Yes. So pricking in Scotland during the Witch Craft Act, there were witch prickers who were employed to prick and torture the women. So there, there actually were witch prickers. But the play also has a beautiful double entendre. Pricking symbolizes women being pricked with misogyny, as well.

Laurie Flangian-Hegge:

So the witch picker would use an instrument or a tool to search for a spot on the woman's body that wouldn't bleed. Witch prickers weren't part of every single trial, but they came and went in the Scottish Witch Trials, and they were sometimes charlatans, brutal. Women would be shaved, stripped, and searched and pricked with an iron rod, looking for a place on their body that wouldn't bleed. And if it was found or falsely found, it was stated that was where the devil's mark was.

Meggie Greivell:

And they were paid very well to do this, and they're very respected in the community.

Josh Hutchinson:

I would say for our audience, a similar thing happened when they would have a group of women, a jury of women search a female suspect the body looking for witches' teets. That's what they were looking for at Salem and other American trials, and they didn't use the torture method of pricking along, but if they found an insensitive place, sometimes they would stick a needle through it to see if it drained any fluid. And yeah, they would just check for insensitive locations that stood out as unusual.

Laurie Flangian-Hegge:

To think that a person would be touched in this way. And I, I think it's interesting that prickers in Scotland and the witch trials had their eras. It wasn't consistent throughout, but prickers would show up. One of the characters in our play, Marion Twedy was pricked and actually that I found her in the Survey of Scottish Witchcraft database. And it so happens that she had two really interesting, compelling things about her case, one that she was pricked and one that she never confessed. But in her pricking, they did discover the devil's mark. We don't know what that was, but we know that she was pricked and that without a confession, the mark that was found on her was enough to end her life.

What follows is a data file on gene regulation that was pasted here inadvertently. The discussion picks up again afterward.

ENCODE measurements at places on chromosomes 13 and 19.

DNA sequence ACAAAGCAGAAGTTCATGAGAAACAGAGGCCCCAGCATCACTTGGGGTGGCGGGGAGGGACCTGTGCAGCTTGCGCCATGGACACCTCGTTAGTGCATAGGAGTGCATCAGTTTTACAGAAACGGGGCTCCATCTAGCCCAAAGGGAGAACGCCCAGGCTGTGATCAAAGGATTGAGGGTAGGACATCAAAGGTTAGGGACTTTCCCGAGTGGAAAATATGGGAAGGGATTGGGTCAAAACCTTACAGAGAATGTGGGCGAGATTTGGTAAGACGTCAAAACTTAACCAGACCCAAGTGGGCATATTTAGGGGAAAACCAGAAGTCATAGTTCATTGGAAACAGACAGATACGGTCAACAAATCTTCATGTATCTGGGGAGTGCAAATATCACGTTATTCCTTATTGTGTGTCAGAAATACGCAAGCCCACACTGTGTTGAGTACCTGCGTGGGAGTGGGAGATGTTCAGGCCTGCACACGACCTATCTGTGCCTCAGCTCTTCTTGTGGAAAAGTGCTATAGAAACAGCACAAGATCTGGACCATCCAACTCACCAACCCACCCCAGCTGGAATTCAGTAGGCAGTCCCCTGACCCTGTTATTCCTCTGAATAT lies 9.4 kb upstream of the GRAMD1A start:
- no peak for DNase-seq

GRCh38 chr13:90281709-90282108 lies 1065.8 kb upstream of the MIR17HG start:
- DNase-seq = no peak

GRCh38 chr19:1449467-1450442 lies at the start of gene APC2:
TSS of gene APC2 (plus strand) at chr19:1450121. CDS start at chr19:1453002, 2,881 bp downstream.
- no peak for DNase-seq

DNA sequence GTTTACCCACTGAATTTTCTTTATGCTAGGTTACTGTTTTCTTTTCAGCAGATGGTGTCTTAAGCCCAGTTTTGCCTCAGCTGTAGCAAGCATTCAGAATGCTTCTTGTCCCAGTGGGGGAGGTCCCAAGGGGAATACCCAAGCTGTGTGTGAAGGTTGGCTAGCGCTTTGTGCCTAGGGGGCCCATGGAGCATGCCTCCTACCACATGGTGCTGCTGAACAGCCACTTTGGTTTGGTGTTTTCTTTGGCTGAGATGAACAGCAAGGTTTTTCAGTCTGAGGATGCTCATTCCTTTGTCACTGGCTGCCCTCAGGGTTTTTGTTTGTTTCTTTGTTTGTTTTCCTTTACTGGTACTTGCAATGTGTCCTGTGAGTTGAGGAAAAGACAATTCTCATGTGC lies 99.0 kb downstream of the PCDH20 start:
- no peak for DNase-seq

Josh Hutchinson:

Terrible. We, Sarah and I have ancestors who were examined that way in the Salem witch trials, not with the pricking but with the close inspection of their secret parts. And teets were found, and they said,"get some more experienced women over here." But for the pricking, it's just extremely invasive and misogynist to have a man doing that to a woman. That just is so brutal. I can hardly imagine it.

Laurie Flangian-Hegge:

The fact that sometimes the pricking instrument was a fake instrument that was enough to condemn a woman was that's not something we addressed in Prick. There was a lot I couldn't address just because the play is a one act play, but it did give a character a line,"you're pricking me now with every word," and to me that is that is the thread that Meggie was talking about earlier about the misogyny piece. Not every woman was pricked, but we all know what it feels like to be pricked in some way. And I'm not suggesting that the kind of pricking that these women underwent was in any way comparable to the pricks I felt in my life, because it's not the same, but that kind of image is resonant for all of us, I think.

Sarah Jack:

Absolutely.

Laurie Flangian-Hegge:

I asked Madeline to create different size prickers, too, so that each character is met with an instrument that gets bigger and bigger as the piece proceeds. So it starts out as a normal size, and then she plays with scale. So by the end, we see that this pricker is like the boogeyman is holding this pricker, and it's a little bit more universal.

Josh Hutchinson:

Such a powerful image.

Madeline: